View details for Web of Science ID A1996UG29900042
View details for PubMedID 8628295
Transcriptional regulation of the Icam-1 gene in antigen receptor- and phorbol ester-stimulated B lymphocytes: Role for transcription factor EGR1
JOURNAL OF EXPERIMENTAL MEDICINE
1996; 183 (4): 1747-1759
Intercellular adhesion molecule (ICAM) 1/CD54 plays an important role in T cell dependent B cell activation and for function of B lymphocytes as antigen-presenting cells. ICAM-1 expression is upregulated as a consequence of B lymphocyte antigen receptor (BCR) signaling, thereby serving to render antigen-stimulated B cells more receptive to T cell-mediated costimulatory signals. We have investigated BCR-induced expression of the Icam-1 gene in primary B cells and B cell lines and have found it to be dependent on BCR-induced expression of the transcription factor EGR1. Icam-1 transcription, induced by BCR cross-linking or bypassing the BCR with phorbol ester, is absent in a B cell line in which the EGR1-encoding gene (egr-1) is methylated and not expressed. A potential EGR1-binding site was located at -701 bp upstream of the murine Icam-1 gene transcription start site and shown by electrophoretic mobility shift assay to bind to murine EGR1. Mutation of this site in the context of 1.1 kb of the Icam-1 promoter significantly abrogated transcriptional induction by phorbol ester and anti-mu stimulation in primary B cells. A direct effect of EGR1 on the Icam-1 promoter is suggested by the ability of EGR1 expressed from an SV40-driven expression vector transactivate the wild-type Icam-1 promoter, whereas mutation of the EGR1 mutation of the EGR1 binding motif at -701 bp markedly compromises this induction. These data identify EGR1 as a signaling intermediate in BCR-stimulated B cell functional responses, specifically linking BCR signal transduction to induction of the Icam-1 gene. Furthermore, similar findings for BCR-induced CD44 gene induction (Maltzman, J.S., J.A. Carman, and J.G. Monroe. 1996. Role of EGR1 in regulation of stimulus-dependent CD44 transcription in B lymphocytes. Mol. Cell. Biol. In press) suggest that EGR1 may be an important signaling molecule for regulating levels of migration and adhesion molecules during humoral immune responses.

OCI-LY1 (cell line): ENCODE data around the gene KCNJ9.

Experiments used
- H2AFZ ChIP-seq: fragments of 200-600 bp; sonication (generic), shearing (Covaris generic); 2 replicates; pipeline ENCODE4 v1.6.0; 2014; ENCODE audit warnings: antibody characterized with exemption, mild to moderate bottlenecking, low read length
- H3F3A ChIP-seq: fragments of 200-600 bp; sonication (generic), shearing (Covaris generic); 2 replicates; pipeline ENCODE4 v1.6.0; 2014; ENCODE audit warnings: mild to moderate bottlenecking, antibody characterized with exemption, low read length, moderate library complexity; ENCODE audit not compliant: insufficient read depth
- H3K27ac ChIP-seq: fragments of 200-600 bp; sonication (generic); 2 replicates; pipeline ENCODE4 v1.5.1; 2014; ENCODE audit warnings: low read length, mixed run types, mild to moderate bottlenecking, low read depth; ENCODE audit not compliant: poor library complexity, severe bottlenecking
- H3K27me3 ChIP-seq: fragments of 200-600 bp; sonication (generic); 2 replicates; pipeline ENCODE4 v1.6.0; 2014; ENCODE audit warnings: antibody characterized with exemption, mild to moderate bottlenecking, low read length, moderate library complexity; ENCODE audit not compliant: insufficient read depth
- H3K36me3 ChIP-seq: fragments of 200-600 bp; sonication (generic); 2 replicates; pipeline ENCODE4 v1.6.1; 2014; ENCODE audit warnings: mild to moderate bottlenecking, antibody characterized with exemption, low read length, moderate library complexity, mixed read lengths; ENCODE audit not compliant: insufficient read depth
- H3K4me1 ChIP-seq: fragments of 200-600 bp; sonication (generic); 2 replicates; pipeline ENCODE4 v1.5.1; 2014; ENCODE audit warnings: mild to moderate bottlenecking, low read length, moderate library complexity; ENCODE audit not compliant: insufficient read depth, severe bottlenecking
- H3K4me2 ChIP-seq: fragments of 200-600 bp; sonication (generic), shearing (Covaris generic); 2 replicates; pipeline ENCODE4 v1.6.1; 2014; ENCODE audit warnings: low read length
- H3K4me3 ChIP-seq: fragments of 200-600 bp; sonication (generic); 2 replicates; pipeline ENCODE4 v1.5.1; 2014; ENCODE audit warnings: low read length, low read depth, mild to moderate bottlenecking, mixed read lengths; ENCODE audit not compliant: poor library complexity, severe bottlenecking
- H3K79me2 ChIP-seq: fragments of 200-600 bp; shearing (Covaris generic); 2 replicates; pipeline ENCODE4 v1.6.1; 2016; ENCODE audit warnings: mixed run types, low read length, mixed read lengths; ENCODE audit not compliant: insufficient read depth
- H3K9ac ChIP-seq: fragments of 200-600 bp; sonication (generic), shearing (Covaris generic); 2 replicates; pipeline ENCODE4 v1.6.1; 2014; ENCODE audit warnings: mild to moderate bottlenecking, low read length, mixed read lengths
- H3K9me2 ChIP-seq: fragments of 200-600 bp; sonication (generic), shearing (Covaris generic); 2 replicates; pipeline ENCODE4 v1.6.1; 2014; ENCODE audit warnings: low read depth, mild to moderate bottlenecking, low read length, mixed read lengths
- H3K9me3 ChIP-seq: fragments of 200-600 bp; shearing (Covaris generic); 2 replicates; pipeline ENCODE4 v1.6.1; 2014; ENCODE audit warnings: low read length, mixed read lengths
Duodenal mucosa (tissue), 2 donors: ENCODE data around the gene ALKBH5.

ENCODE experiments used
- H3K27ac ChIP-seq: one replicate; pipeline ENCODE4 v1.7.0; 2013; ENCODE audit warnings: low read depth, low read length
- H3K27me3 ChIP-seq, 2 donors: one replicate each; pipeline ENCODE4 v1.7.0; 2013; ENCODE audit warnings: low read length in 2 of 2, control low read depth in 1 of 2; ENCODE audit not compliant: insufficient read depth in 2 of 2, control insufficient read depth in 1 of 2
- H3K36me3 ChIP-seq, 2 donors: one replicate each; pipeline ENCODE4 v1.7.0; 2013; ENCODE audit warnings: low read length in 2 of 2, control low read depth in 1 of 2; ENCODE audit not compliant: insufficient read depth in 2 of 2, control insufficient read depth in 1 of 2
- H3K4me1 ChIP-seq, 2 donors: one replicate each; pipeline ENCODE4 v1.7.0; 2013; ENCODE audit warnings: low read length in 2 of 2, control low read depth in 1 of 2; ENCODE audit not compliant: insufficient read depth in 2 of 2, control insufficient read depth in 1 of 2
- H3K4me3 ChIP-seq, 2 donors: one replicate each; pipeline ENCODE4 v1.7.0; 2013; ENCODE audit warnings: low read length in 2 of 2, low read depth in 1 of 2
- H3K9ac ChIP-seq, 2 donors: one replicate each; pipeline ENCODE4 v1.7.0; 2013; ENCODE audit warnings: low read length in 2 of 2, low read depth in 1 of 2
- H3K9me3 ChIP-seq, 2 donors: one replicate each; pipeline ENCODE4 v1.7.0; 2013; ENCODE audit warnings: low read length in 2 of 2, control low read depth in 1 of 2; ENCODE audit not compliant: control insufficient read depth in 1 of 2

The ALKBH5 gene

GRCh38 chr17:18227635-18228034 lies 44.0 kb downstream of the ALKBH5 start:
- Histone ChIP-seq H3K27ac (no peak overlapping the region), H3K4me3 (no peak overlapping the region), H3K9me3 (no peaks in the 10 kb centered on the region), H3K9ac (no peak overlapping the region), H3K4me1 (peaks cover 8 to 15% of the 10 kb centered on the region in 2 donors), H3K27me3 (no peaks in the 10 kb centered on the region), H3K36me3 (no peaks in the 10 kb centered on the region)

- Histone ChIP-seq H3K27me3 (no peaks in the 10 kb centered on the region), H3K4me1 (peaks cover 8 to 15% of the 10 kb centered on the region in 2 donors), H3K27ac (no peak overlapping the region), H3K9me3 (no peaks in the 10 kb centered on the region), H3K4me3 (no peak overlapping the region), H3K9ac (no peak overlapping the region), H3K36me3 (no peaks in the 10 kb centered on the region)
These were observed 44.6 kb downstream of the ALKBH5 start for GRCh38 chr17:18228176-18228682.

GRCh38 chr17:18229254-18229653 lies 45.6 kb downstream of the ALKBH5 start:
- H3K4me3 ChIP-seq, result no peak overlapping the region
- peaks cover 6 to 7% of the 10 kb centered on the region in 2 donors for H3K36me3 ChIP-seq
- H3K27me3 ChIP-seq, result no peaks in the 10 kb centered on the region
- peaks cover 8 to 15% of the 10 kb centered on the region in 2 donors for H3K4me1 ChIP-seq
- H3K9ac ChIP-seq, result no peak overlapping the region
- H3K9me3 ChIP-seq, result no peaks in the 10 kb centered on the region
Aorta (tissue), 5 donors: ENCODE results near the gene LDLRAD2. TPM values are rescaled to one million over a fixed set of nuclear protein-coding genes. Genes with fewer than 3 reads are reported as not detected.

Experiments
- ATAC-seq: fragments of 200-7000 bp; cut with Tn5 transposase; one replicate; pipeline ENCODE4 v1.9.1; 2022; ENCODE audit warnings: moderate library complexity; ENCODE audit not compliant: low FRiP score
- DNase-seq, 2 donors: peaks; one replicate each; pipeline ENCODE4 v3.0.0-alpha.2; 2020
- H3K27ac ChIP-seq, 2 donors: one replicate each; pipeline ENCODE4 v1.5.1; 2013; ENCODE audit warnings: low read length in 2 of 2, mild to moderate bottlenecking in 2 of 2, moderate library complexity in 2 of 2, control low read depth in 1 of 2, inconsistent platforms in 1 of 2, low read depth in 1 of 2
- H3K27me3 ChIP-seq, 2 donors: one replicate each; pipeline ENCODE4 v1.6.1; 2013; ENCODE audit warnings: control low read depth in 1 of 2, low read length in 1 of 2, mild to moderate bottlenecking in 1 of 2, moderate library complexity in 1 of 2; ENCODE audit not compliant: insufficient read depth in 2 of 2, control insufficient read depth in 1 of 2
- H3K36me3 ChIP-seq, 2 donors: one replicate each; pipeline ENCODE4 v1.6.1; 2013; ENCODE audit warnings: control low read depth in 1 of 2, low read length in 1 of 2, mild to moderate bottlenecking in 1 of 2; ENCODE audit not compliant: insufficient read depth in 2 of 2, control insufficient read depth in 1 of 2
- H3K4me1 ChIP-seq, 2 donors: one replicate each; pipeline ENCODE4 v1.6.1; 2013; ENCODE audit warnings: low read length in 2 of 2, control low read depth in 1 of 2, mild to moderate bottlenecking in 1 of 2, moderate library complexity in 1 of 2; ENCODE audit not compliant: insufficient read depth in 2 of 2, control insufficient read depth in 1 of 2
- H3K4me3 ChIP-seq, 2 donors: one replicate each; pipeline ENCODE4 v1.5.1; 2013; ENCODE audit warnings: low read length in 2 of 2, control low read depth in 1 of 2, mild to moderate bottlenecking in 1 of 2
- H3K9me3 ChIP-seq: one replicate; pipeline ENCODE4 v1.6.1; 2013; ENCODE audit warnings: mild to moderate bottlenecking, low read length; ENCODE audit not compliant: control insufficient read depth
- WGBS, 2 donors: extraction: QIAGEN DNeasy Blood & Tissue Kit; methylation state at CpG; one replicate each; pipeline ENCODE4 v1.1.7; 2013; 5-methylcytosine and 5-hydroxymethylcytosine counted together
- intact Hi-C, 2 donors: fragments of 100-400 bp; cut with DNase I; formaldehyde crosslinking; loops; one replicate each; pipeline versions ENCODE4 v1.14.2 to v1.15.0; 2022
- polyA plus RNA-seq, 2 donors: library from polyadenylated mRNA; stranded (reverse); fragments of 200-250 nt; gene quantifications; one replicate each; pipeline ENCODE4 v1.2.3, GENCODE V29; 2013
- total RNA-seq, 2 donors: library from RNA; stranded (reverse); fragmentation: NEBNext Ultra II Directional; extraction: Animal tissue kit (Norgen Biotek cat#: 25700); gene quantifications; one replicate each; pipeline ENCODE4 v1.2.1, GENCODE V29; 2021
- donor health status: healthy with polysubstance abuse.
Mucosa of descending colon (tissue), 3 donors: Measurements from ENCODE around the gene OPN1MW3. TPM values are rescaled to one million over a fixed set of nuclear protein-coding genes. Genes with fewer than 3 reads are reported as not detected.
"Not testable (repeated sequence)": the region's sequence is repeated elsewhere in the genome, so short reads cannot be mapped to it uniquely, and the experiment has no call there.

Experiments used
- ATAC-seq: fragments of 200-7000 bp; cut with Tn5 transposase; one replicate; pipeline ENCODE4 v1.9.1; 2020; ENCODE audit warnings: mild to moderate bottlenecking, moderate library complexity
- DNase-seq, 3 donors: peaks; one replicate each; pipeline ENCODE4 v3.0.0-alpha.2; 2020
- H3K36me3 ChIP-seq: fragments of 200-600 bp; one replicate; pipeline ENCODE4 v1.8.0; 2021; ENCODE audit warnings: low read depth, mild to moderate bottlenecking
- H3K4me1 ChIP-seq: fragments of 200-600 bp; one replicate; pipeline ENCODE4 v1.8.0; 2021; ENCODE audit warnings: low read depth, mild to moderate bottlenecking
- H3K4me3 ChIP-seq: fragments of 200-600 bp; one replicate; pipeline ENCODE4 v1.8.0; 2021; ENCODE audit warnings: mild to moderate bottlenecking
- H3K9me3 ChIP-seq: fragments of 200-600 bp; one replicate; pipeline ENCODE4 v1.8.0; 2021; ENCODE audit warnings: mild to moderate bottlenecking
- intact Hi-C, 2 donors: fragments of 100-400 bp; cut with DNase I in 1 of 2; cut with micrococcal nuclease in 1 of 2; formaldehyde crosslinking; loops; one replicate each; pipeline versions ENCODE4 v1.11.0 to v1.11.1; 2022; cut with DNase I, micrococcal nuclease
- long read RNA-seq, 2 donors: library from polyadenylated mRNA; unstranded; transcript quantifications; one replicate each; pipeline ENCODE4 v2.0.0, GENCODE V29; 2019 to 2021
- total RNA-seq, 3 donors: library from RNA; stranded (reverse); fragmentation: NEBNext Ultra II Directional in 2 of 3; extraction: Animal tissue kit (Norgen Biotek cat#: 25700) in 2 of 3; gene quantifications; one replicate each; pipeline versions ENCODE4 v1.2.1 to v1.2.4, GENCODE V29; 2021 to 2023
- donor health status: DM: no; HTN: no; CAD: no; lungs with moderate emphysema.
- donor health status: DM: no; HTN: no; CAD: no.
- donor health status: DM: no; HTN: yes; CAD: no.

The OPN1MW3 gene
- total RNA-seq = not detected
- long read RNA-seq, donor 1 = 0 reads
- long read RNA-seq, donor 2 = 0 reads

View details for Web of Science ID A1996UH14400048
View details for PubMedID 8666932
MOLECULAR EVIDENCE FOR THE EXPRESSION OF NICOTINIC ACETYLCHOLINE-RECEPTOR ALPHA-CHAIN IN MOUSE THYMUS
JOURNAL OF IMMUNOLOGY
1992; 148 (10): 3105-3109